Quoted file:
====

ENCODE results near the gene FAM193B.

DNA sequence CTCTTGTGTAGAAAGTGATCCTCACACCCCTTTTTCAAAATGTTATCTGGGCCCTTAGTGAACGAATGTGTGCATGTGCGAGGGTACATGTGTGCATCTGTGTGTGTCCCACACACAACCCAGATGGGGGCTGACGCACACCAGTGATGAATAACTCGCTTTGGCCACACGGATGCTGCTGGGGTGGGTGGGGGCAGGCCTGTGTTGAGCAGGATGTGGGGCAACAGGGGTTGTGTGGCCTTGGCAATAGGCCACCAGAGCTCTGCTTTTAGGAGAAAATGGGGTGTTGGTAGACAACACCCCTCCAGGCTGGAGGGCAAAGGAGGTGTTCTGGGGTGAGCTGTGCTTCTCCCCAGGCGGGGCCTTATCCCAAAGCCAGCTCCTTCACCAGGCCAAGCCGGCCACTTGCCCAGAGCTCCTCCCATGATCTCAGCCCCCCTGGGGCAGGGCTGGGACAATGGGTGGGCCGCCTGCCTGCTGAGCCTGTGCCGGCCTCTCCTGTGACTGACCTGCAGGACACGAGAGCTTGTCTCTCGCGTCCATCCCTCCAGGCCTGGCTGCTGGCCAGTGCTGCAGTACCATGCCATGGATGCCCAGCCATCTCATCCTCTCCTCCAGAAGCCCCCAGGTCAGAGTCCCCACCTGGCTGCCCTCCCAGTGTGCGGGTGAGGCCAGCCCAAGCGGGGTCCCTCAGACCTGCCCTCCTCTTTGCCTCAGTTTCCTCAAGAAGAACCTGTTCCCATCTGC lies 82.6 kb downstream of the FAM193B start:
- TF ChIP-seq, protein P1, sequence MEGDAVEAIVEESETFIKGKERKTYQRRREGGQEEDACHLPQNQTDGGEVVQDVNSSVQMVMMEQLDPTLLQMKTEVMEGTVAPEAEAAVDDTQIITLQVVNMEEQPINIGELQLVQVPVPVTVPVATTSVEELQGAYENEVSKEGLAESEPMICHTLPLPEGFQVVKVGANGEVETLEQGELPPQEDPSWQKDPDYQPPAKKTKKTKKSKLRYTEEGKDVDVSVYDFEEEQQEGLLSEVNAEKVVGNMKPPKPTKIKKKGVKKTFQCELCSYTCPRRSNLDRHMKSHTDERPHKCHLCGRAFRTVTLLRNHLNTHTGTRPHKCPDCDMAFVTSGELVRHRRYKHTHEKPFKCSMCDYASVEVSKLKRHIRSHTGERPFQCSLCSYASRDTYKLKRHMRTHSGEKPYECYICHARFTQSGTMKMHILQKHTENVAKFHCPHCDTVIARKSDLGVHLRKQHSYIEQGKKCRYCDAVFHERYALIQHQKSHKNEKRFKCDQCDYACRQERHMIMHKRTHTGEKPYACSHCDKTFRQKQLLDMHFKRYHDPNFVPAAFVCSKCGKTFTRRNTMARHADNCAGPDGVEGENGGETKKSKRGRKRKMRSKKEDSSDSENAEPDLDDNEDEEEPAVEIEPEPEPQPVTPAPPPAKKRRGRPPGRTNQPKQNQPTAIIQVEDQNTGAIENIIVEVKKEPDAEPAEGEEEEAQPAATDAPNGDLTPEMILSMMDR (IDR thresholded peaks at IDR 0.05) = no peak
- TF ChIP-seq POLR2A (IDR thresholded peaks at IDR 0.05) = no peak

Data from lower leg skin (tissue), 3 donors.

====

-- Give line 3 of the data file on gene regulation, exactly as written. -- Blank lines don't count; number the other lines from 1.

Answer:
- TF ChIP-seq, protein P1, sequence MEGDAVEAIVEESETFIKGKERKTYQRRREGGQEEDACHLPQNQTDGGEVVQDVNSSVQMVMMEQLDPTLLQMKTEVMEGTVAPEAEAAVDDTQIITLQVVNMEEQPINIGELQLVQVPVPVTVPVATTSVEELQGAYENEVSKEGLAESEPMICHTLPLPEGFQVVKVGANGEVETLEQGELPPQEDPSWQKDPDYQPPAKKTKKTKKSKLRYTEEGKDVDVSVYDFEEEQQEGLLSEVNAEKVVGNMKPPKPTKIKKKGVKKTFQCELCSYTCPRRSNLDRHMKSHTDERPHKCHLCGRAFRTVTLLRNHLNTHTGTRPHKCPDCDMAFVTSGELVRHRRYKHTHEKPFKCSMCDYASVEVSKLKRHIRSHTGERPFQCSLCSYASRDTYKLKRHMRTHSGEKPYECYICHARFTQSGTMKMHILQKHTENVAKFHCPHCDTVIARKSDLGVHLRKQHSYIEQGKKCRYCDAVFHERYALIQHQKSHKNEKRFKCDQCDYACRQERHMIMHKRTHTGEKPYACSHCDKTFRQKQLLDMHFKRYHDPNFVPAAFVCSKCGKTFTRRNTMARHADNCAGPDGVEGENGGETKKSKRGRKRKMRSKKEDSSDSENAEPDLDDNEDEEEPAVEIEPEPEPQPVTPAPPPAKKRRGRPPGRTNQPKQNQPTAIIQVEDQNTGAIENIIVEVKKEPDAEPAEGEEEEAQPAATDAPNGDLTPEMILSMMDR (IDR thresholded peaks at IDR 0.05) = no peak